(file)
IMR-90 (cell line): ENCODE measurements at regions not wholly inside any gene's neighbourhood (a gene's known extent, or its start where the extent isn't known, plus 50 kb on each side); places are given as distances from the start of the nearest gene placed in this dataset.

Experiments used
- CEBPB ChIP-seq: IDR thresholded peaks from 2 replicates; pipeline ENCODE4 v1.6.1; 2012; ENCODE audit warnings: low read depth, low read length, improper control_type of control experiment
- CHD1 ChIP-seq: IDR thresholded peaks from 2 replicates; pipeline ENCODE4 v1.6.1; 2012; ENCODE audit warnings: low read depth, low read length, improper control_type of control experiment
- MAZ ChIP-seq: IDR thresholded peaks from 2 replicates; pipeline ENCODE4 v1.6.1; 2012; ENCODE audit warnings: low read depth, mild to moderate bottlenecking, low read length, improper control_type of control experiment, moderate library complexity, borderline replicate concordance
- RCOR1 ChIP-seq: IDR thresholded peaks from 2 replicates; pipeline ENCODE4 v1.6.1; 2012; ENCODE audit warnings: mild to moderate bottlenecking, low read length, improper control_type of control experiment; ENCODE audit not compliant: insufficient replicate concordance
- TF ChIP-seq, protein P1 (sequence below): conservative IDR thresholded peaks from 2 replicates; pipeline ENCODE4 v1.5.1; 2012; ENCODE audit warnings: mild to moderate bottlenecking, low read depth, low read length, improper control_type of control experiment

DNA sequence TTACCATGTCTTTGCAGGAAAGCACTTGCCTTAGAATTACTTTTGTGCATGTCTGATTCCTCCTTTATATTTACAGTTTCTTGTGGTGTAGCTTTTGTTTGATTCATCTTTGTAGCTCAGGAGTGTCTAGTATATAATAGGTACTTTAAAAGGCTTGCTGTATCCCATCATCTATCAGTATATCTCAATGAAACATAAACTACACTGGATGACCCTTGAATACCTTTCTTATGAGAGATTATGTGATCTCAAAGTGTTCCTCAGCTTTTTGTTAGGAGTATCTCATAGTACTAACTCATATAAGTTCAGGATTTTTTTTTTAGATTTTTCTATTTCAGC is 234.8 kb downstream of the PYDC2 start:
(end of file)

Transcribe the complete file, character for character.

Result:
IMR-90 (cell line): ENCODE measurements at regions not wholly inside any gene's neighbourhood (a gene's known extent, or its start where the extent isn't known, plus 50 kb on each side); places are given as distances from the start of the nearest gene placed in this dataset.

Experiments used
- CEBPB ChIP-seq: IDR thresholded peaks from 2 replicates; pipeline ENCODE4 v1.6.1; 2012; ENCODE audit warnings: low read depth, low read length, improper control_type of control experiment
- CHD1 ChIP-seq: IDR thresholded peaks from 2 replicates; pipeline ENCODE4 v1.6.1; 2012; ENCODE audit warnings: low read depth, low read length, improper control_type of control experiment
- MAZ ChIP-seq: IDR thresholded peaks from 2 replicates; pipeline ENCODE4 v1.6.1; 2012; ENCODE audit warnings: low read depth, mild to moderate bottlenecking, low read length, improper control_type of control experiment, moderate library complexity, borderline replicate concordance
- RCOR1 ChIP-seq: IDR thresholded peaks from 2 replicates; pipeline ENCODE4 v1.6.1; 2012; ENCODE audit warnings: mild to moderate bottlenecking, low read length, improper control_type of control experiment; ENCODE audit not compliant: insufficient replicate concordance
- TF ChIP-seq, protein P1 (sequence below): conservative IDR thresholded peaks from 2 replicates; pipeline ENCODE4 v1.5.1; 2012; ENCODE audit warnings: mild to moderate bottlenecking, low read depth, low read length, improper control_type of control experiment

DNA sequence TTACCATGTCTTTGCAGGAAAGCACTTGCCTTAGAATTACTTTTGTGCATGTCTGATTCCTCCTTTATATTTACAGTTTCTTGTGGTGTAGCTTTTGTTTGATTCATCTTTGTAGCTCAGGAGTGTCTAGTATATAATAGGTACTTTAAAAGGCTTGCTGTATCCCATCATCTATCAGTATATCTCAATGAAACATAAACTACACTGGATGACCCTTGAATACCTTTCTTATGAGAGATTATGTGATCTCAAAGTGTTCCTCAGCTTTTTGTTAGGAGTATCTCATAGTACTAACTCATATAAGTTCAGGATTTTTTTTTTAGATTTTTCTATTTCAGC is 234.8 kb downstream of the PYDC2 start: